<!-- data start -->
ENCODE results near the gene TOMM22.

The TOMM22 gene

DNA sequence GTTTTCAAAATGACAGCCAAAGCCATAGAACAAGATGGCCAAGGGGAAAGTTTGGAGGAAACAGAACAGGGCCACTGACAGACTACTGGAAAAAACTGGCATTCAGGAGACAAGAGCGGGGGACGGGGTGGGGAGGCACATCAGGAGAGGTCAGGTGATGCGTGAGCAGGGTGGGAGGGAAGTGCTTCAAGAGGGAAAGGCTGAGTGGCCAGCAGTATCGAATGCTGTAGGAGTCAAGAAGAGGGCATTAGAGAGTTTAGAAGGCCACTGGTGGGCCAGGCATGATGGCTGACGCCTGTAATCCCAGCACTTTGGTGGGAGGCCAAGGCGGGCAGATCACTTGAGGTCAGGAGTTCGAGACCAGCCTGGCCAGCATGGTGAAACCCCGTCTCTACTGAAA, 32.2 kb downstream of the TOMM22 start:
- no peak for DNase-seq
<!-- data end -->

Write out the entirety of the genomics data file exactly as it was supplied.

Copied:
ENCODE results near the gene TOMM22.

The TOMM22 gene

DNA sequence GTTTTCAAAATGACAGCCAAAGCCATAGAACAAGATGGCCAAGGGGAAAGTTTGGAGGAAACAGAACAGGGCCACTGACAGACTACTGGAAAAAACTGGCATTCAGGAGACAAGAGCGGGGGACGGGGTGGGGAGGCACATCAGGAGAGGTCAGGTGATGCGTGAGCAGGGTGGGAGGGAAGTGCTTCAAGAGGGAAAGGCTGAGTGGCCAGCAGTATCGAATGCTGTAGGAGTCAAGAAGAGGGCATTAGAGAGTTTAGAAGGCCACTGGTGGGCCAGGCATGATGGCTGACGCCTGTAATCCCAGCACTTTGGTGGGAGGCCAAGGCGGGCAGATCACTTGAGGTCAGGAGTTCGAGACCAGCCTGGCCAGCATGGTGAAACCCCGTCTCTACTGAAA, 32.2 kb downstream of the TOMM22 start:
- no peak for DNase-seq